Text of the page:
The Road Less Traveled

The Intercounty Connector promised a lot of things to Montgomery County residents. But with traffic and revenue far lower than projected, some people are asking: Was the highway all hype?



Where’s the traffic? Critics point to the Intercounty Connector’s often empty travel lanes, like these at the Route 29 interchange in Silver Spring, as proof that the road was unnecessary. Photo courtesy of Maryland Department of Transportation

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Driven on the Intercounty Connector lately? No? You’re not alone. Many haven’t.

The 18.8-mile highway—the first stretch of which opened two and a half years ago after great hype and amid great controversy—is the road less traveled. Traffic counts are well below early projections, and revenue from tolls—needed to pay off the bonds that were sold to build the road—is far less than originally anticipated.

The initial estimated cost of $1 billion has ballooned to $2.4 billion—or as much as $4 billion if you include interest payments. Consequently, all tolls on Maryland highways, bridges and tunnels have been raised in part to help pay for the ICC. Every driver who passes through the two Baltimore harbor tunnels, goes over the Francis Scott Key, Chesapeake Bay or Harry Nice bridges, or speeds along the John F. Kennedy portion of Interstate 95 north of Baltimore is helping to pay for the highway, which currently extends from the I-370 spur off I-270 to I-95. (Eventually it will continue as a four-lane road another nine-tenths of a mile east to U.S. Route 1, with the last section’s completion scheduled for July 2014.)

Meanwhile, $180 million is coming out of the state’s Transportation Trust Fund to pay bondholders—money that critics say could otherwise be spent on mass transit, such as the Purple Line or the up-county Corridor Cities Transitway, and on improvements to secondary roads and intersections. At the same time, Maryland has committed future federal funds to make payments to ICC bondholders.

The story of the ICC is a bit like the invasion of Iraq, a march to war in which the highway hawks—developers, development lawyers and contractors—held sway while critics were ridiculed as knee-jerk tree huggers and opponents of economic growth. “They inflated the benefits, minimized the damages,” says Greg Smith, who led a band of citizen activists against the highway.

Doug Duncan, former county executive and current candidate for that office.Doug Duncan, who was Montgomery County’s executive at the time, claimed the ICC would result in development. That has yet to occur, though Duncan puts the blame on an “anti-business climate” fostered, in his view, by the current county government.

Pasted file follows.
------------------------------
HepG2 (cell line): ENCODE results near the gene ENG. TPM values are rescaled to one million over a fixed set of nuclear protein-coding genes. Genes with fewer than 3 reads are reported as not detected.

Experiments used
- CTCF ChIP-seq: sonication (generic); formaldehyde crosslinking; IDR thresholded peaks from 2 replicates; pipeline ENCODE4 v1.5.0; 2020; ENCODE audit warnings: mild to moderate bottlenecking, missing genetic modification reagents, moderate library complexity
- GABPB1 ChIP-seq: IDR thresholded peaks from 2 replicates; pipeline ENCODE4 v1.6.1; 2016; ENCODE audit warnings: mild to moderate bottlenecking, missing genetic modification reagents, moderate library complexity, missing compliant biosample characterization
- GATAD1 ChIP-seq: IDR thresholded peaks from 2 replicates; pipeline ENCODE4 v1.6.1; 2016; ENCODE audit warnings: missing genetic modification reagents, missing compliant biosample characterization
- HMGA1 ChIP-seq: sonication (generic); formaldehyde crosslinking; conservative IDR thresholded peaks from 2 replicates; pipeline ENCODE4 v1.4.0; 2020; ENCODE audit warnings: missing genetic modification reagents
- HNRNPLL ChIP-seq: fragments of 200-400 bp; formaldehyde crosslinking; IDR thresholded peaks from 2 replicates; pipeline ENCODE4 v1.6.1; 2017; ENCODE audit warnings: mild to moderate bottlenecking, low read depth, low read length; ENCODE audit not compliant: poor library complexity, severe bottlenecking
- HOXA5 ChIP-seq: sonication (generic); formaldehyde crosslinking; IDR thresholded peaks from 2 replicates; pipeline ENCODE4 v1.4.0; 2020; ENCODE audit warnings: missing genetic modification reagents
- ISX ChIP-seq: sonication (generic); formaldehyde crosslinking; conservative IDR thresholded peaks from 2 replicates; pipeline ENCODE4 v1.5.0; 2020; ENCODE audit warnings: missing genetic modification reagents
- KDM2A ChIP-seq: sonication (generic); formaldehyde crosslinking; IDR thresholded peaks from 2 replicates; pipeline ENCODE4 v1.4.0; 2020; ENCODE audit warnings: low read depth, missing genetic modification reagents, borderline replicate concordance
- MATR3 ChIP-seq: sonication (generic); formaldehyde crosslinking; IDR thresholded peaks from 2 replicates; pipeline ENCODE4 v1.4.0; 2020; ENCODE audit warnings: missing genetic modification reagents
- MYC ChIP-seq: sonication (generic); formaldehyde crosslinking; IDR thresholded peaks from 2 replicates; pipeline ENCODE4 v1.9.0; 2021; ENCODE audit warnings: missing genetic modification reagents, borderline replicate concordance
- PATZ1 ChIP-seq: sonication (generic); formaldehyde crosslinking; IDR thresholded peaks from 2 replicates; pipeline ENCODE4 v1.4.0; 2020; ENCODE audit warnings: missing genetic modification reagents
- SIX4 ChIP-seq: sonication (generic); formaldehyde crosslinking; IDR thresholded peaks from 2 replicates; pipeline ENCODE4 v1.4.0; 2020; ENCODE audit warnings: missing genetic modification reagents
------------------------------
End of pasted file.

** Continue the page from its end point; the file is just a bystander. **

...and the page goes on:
Early boosters, including Duncan, predicted the ICC would relieve congestion and improve safety on the Beltway. Seeking to unseat highway opponents in the 2002 election, Duncan called ICC critics “the council’s Congestion Coalition” and asserted, “We will not solve the traffic mess without an ICC.”

For business groups, the ICC was a “litmus test,” according to councilmember Phil Andrews, an ICC critic who alone survived the campaign waged that year by the highway’s supporters. When studies discounted Beltway improvement from the ICC, supporters then said it would relieve traffic on local roads, speed traffic bound for Baltimore/Washington International Thurgood Marshall Airport and spur economic growth. The media hyped the highway, too. From 1997 to 1999, The Washington Post ran six pro-ICC editorials.

Tolls were barely discussed. And hypothetical figures buried in a 2004 state consultant’s report marked “confidential” are lower than tolls currently being charged ($8 round-trip, end-to-end, for cars and $60 for trucks, during rush hours). There’s talk now of lowering tolls to attract more drivers. The speed limit was raised from 55 to 60 mph in March to that same end. But with Maryland Transportation Authority police aggressively issuing citations to speeders, there’s a further disincentive to use it.  

To pay for other road improvements the state cannot afford—thanks largely, critics say, to the ICC—the Maryland General Assembly this year pumped $880 million more into the depleted Transportation Trust Fund by increasing the gasoline tax for the first time in 21 years. And tolls increased on state highways—except for the ICC—in July under the second phase of increases first approved by the Maryland Transportation Authority in 2011. All told, the higher tolls are expected to raise $225 million by 2014, which will pay for debt service on the ICC and I-95 improvements and express lanes project and repairs to bridges, tunnels and roads, according to John Sales, a Maryland Transportation Authority spokesman.